Archive for November, 2009

Advanced radio button grouping with jQuery

November 18, 2009 8 comments

I was asked to do something rather interesting with some radio button inputs the other day. I haven’t come across this particular problem before and google didn’t return anything helpful, so I decided to share what I came up with.

First, the scenario

We have a standard form with 4 radio button groups. Each group has 4 radio buttons labeled from “1” to “4”. Now, when the user selects “option 1” in “group 1”, all the remaining “option 1” items need to be disabled. To see an example in action, you can view the demo here.

The problem

When I first started, I thought that it’s simply a matter of giving each “option” (regardless of group) a common class name – then just disabling all other options with the same class name. That works, to a point, but what if the user changes his mind and selects another option ? Now I had to find all previously disabled options, re-enable them and start all over again.

The solution

Essentially what I came up with was a basic nested loop to handle setting and unsetting the relevant “disabled” attributes. To achieve this, first we assign all “option 1” a class of “number1”, “option 2” a class of “number2” and so on.

Next, we run a basic for loop, and go through each “number” class (i.e. number1 to number4). For each class, we call a function. Inside this function is another loop – this time iterating over each radio button assigned the current class name. Using this loop, we remove any “disabled” attributes which may have been assigned previously. We also find out which item in that group is currently selected (if any) – this is so we can run a second loop to disable all those options not currently selected. Confused ? Now might be a good time to go through the code

The code

		// fire our code when a radio button has been selected
			var name = $(this).attr("name"); // get the current button's group name
			$("input[name="+name+"]").removeAttr("selected"); // first we deselect "all" radio buttons within the same group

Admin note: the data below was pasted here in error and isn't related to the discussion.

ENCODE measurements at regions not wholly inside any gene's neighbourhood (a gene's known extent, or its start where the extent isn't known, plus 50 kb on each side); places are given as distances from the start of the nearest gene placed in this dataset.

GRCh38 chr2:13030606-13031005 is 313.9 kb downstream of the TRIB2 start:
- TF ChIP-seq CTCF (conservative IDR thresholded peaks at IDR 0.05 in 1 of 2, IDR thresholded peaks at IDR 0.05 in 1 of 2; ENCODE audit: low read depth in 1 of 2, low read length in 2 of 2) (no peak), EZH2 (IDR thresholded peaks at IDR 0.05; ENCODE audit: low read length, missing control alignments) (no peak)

$(this).attr("selected","selected"); // make sure our currently "changed" button is selected
			for(i=1;i<=4;i++){ // go through the 4 radio classes
			Loops through each item with same "class" name and disables/enables where appropriate
		function processRadio(class){
			var empty;
			var id = "";
			var buttons = $(class); // read all buttons with the specified class name into a jQuery object
			buttons.each(function(){ // loop through each item
				var me = $(this);
				var isSelected = me.attr("selected"); // bool value, based on whether the "selected" attribute is present or not
				me.removeAttr("disabled"); // clear the disabled attribute if present
				me.siblings("label").removeClass("disabled"); // same with the associated label element
				if (isSelected != empty && isSelected != ""){
					id = $(this).attr("id"); // set our tmp id var to our currently selected item
			// make sure we have an id, otherwise we'll get an error
			if (id != empty && id != ""){
				buttons.each(function(){ // loop through each radio button once again
					if ($(this).attr("id") != id){ // set the disabled attributes if id attribute doesn't match our tmp id var
						$(this).attr("disabled", "disabled").siblings("label").addClass("disabled");


I’ve commented as best I could, which hopefully makes more sense than my rambling above. Once again, there is a working demo available for you to play with. Be sure to have a look at the markup as well, might clear up a few questions.

I strongly suspect that there’s a more efficient method for achieving the same result – so if you have a better suggestion, tweak or link please let me know – I’d greatly appreciate it.

Mobile App Development – Snake Guide for South Africa

November 17, 2009 8 comments

I took my first foray into mobile app development recently. Using Origo IDE I was pleasantly surprised at how easy this particular framework makes development for the Symbian (Nokia) environment.

Mobi Snake Guide for South Africa Including the initial learning curve, it took me all of 5 days to complete the app in question, and I’m quite pleased with the result, even if it is still a bit rough around the edges. Unfortunately, since Origo IDE is still a work in progress, some functionality is simply not available yet (such as calling the phone’s dialler, sending sms’s, use of the camera – though these API’s are apparently being added as we speak). So I’ll be adding to the app as and when the framework gets updated.

The app itself is a guide / e-book on snakes most commonly found throughout South Africa. It’s available as a free download, so please feel free to play around with it and give me some feedback – good or bad, it’s all a learning experience.

The app has been tested and works on all Nokia Symbian S60 5th edition handsets . (Including Nokia N97, N97 mini, 5800, 5530 and X6 handsets.)

The information, images and idea for the app were all sourced and supplied by Simon Botes.

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